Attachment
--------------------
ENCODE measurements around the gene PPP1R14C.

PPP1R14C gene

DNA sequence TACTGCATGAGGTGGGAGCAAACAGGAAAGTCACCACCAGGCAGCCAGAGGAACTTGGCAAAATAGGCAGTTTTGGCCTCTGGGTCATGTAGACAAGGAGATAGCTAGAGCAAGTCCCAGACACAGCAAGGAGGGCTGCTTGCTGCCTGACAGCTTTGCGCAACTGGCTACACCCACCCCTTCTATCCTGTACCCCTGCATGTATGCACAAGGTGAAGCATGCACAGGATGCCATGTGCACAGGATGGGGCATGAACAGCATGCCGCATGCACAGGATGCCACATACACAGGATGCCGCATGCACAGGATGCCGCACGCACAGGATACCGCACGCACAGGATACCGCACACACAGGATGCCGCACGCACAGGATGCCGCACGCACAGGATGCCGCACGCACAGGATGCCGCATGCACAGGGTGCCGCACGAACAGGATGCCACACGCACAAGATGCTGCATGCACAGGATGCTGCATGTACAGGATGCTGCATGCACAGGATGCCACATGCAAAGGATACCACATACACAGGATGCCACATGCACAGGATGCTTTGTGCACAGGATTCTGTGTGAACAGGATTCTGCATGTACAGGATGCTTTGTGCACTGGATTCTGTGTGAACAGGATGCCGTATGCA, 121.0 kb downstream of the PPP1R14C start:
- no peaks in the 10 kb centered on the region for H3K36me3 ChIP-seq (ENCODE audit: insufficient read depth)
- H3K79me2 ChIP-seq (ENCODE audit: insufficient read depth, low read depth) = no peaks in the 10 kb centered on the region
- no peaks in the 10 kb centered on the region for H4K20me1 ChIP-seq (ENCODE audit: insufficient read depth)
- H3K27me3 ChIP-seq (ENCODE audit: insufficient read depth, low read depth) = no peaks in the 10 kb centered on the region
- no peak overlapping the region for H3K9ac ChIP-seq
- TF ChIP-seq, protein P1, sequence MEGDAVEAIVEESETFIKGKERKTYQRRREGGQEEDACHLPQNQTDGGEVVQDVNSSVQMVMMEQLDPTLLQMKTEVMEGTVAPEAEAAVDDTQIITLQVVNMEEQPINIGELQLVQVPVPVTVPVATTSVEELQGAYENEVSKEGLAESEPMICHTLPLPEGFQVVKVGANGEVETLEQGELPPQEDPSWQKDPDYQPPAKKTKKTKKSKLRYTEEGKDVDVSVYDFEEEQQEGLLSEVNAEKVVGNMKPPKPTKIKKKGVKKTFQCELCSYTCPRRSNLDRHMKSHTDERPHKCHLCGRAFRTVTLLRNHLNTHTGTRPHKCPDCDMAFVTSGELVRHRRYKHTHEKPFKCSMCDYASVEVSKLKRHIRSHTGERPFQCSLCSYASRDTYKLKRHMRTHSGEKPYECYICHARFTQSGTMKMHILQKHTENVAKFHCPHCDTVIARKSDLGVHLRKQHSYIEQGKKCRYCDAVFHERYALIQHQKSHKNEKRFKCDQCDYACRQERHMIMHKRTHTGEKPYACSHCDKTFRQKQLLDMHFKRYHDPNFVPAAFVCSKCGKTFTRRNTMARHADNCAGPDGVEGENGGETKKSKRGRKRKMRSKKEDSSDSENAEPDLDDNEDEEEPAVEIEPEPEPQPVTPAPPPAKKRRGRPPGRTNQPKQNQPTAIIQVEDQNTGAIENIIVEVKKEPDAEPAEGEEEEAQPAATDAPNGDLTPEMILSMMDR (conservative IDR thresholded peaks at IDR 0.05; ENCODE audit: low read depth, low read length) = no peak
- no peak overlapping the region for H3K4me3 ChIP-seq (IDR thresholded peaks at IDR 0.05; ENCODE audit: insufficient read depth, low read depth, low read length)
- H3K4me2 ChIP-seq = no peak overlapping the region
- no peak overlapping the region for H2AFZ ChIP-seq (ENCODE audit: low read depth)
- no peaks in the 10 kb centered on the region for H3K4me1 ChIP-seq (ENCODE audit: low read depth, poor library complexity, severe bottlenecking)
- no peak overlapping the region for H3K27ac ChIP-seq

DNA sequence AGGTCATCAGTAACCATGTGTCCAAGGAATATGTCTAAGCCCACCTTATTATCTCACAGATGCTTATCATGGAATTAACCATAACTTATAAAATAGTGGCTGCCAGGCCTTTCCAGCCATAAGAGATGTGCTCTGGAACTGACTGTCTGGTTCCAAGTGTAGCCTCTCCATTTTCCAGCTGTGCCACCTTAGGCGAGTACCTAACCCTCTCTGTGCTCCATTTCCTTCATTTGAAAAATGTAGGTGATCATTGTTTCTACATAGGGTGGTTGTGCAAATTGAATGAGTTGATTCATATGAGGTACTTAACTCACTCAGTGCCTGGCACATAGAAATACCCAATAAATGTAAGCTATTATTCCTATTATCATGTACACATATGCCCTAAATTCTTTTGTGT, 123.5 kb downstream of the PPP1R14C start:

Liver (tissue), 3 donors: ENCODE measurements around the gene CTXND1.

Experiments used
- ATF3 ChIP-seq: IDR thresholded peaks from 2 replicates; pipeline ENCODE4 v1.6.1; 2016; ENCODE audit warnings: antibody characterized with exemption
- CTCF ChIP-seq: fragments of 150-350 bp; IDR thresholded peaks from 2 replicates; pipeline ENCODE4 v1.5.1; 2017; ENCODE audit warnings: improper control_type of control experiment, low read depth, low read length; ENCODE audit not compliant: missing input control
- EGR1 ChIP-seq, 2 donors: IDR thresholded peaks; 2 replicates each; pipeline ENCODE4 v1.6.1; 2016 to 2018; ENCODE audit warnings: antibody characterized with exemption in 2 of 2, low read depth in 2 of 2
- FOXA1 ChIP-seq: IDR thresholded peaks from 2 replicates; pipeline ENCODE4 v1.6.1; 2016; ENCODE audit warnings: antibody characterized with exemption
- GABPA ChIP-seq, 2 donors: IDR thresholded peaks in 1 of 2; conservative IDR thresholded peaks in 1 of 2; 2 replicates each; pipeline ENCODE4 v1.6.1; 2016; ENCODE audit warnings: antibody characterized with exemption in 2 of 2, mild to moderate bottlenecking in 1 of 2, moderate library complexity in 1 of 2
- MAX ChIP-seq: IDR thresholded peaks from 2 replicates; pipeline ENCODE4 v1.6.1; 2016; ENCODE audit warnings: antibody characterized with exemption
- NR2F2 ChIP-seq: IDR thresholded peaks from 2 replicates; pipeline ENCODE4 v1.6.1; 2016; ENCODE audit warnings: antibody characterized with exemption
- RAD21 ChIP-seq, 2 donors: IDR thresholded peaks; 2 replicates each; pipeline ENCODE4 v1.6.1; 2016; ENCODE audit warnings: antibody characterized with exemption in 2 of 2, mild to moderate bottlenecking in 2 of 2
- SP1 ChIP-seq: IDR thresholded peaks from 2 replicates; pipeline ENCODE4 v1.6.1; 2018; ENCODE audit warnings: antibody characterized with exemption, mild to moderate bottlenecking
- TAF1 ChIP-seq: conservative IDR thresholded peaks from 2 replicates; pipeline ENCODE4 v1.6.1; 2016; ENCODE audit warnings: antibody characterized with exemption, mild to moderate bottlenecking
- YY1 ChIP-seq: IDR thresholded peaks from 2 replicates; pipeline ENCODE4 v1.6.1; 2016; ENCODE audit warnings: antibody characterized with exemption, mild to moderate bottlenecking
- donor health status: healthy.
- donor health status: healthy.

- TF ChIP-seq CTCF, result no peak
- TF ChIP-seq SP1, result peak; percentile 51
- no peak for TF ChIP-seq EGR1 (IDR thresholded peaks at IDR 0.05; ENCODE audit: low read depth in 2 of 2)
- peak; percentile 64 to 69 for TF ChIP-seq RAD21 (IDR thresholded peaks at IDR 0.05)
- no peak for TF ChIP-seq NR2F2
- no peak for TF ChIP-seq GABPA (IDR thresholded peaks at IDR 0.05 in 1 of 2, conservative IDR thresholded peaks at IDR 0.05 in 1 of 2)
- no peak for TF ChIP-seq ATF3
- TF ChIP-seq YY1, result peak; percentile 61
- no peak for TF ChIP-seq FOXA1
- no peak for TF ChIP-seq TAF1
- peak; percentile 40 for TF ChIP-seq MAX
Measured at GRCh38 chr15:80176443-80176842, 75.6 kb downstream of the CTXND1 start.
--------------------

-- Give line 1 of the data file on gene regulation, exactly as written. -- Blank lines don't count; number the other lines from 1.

ENCODE measurements around the gene PPP1R14C.